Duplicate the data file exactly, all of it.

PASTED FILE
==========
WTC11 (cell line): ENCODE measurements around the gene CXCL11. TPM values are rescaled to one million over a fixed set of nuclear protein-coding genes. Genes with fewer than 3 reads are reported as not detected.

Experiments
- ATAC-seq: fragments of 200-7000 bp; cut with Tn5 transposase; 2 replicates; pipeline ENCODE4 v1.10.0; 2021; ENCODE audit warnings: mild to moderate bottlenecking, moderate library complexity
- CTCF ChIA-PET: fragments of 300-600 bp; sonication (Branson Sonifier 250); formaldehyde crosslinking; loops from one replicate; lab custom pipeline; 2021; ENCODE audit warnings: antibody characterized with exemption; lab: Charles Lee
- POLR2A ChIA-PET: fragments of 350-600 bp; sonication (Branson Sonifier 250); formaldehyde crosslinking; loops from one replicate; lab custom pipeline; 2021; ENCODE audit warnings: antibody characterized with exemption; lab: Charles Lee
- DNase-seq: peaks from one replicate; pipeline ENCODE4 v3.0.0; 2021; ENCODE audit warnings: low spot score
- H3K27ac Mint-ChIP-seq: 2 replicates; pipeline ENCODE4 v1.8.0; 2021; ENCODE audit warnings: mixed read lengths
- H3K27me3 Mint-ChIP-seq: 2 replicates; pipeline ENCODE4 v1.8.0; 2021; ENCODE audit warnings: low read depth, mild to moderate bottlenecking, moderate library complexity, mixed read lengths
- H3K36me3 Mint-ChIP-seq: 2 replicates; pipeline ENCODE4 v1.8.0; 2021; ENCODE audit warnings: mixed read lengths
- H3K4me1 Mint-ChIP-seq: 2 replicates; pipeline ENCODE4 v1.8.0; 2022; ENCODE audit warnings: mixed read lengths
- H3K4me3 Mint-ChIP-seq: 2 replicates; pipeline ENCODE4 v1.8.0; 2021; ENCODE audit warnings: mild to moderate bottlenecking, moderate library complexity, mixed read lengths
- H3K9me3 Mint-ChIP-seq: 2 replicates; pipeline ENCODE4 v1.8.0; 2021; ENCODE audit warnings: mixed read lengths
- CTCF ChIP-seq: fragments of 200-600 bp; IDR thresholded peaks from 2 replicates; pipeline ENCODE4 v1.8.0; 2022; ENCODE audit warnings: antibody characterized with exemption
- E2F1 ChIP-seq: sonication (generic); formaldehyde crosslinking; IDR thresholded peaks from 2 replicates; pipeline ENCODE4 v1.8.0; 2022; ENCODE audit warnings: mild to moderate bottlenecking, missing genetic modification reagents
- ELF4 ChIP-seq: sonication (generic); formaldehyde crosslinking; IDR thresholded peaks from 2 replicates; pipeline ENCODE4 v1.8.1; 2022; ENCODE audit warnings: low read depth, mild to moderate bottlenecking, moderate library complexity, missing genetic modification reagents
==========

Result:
WTC11 (cell line): ENCODE measurements around the gene CXCL11. TPM values are rescaled to one million over a fixed set of nuclear protein-coding genes. Genes with fewer than 3 reads are reported as not detected.

Experiments
- ATAC-seq: fragments of 200-7000 bp; cut with Tn5 transposase; 2 replicates; pipeline ENCODE4 v1.10.0; 2021; ENCODE audit warnings: mild to moderate bottlenecking, moderate library complexity
- CTCF ChIA-PET: fragments of 300-600 bp; sonication (Branson Sonifier 250); formaldehyde crosslinking; loops from one replicate; lab custom pipeline; 2021; ENCODE audit warnings: antibody characterized with exemption; lab: Charles Lee
- POLR2A ChIA-PET: fragments of 350-600 bp; sonication (Branson Sonifier 250); formaldehyde crosslinking; loops from one replicate; lab custom pipeline; 2021; ENCODE audit warnings: antibody characterized with exemption; lab: Charles Lee
- DNase-seq: peaks from one replicate; pipeline ENCODE4 v3.0.0; 2021; ENCODE audit warnings: low spot score
- H3K27ac Mint-ChIP-seq: 2 replicates; pipeline ENCODE4 v1.8.0; 2021; ENCODE audit warnings: mixed read lengths
- H3K27me3 Mint-ChIP-seq: 2 replicates; pipeline ENCODE4 v1.8.0; 2021; ENCODE audit warnings: low read depth, mild to moderate bottlenecking, moderate library complexity, mixed read lengths
- H3K36me3 Mint-ChIP-seq: 2 replicates; pipeline ENCODE4 v1.8.0; 2021; ENCODE audit warnings: mixed read lengths
- H3K4me1 Mint-ChIP-seq: 2 replicates; pipeline ENCODE4 v1.8.0; 2022; ENCODE audit warnings: mixed read lengths
- H3K4me3 Mint-ChIP-seq: 2 replicates; pipeline ENCODE4 v1.8.0; 2021; ENCODE audit warnings: mild to moderate bottlenecking, moderate library complexity, mixed read lengths
- H3K9me3 Mint-ChIP-seq: 2 replicates; pipeline ENCODE4 v1.8.0; 2021; ENCODE audit warnings: mixed read lengths
- CTCF ChIP-seq: fragments of 200-600 bp; IDR thresholded peaks from 2 replicates; pipeline ENCODE4 v1.8.0; 2022; ENCODE audit warnings: antibody characterized with exemption
- E2F1 ChIP-seq: sonication (generic); formaldehyde crosslinking; IDR thresholded peaks from 2 replicates; pipeline ENCODE4 v1.8.0; 2022; ENCODE audit warnings: mild to moderate bottlenecking, missing genetic modification reagents
- ELF4 ChIP-seq: sonication (generic); formaldehyde crosslinking; IDR thresholded peaks from 2 replicates; pipeline ENCODE4 v1.8.1; 2022; ENCODE audit warnings: low read depth, mild to moderate bottlenecking, moderate library complexity, missing genetic modification reagents